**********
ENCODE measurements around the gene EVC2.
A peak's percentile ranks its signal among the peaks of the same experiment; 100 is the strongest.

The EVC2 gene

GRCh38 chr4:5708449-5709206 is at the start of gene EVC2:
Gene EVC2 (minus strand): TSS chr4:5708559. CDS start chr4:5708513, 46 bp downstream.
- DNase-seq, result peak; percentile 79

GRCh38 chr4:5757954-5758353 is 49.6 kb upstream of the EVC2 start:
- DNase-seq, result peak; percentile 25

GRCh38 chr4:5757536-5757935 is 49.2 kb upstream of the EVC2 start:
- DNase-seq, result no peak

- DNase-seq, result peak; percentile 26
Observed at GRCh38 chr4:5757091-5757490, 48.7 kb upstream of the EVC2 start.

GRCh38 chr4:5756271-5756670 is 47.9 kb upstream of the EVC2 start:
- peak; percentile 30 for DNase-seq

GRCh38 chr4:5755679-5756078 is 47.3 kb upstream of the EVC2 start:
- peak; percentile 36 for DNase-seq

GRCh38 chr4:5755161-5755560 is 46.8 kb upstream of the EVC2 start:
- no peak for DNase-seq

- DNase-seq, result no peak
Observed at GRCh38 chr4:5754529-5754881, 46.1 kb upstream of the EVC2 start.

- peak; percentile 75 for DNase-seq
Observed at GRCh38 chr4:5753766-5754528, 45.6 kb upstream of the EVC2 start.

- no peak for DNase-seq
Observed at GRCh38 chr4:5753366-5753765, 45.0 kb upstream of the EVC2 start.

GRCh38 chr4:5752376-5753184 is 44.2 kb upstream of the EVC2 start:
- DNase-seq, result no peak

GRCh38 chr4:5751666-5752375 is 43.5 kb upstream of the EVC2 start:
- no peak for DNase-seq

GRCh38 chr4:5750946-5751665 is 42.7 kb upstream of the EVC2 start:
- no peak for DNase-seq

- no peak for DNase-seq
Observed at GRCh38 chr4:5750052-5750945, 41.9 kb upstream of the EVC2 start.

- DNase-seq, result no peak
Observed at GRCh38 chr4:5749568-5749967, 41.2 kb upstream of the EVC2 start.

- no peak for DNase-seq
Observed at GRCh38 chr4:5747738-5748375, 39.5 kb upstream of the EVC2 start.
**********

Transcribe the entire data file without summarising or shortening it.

ENCODE measurements around the gene EVC2.
A peak's percentile ranks its signal among the peaks of the same experiment; 100 is the strongest.

The EVC2 gene

GRCh38 chr4:5708449-5709206 is at the start of gene EVC2:
Gene EVC2 (minus strand): TSS chr4:5708559. CDS start chr4:5708513, 46 bp downstream.
- DNase-seq, result peak; percentile 79

GRCh38 chr4:5757954-5758353 is 49.6 kb upstream of the EVC2 start:
- DNase-seq, result peak; percentile 25

GRCh38 chr4:5757536-5757935 is 49.2 kb upstream of the EVC2 start:
- DNase-seq, result no peak

- DNase-seq, result peak; percentile 26
Observed at GRCh38 chr4:5757091-5757490, 48.7 kb upstream of the EVC2 start.

GRCh38 chr4:5756271-5756670 is 47.9 kb upstream of the EVC2 start:
- peak; percentile 30 for DNase-seq

GRCh38 chr4:5755679-5756078 is 47.3 kb upstream of the EVC2 start:
- peak; percentile 36 for DNase-seq

GRCh38 chr4:5755161-5755560 is 46.8 kb upstream of the EVC2 start:
- no peak for DNase-seq

- DNase-seq, result no peak
Observed at GRCh38 chr4:5754529-5754881, 46.1 kb upstream of the EVC2 start.

- peak; percentile 75 for DNase-seq
Observed at GRCh38 chr4:5753766-5754528, 45.6 kb upstream of the EVC2 start.

- no peak for DNase-seq
Observed at GRCh38 chr4:5753366-5753765, 45.0 kb upstream of the EVC2 start.

GRCh38 chr4:5752376-5753184 is 44.2 kb upstream of the EVC2 start:
- DNase-seq, result no peak

GRCh38 chr4:5751666-5752375 is 43.5 kb upstream of the EVC2 start:
- no peak for DNase-seq

GRCh38 chr4:5750946-5751665 is 42.7 kb upstream of the EVC2 start:
- no peak for DNase-seq

- no peak for DNase-seq
Observed at GRCh38 chr4:5750052-5750945, 41.9 kb upstream of the EVC2 start.

- DNase-seq, result no peak
Observed at GRCh38 chr4:5749568-5749967, 41.2 kb upstream of the EVC2 start.

- no peak for DNase-seq
Observed at GRCh38 chr4:5747738-5748375, 39.5 kb upstream of the EVC2 start.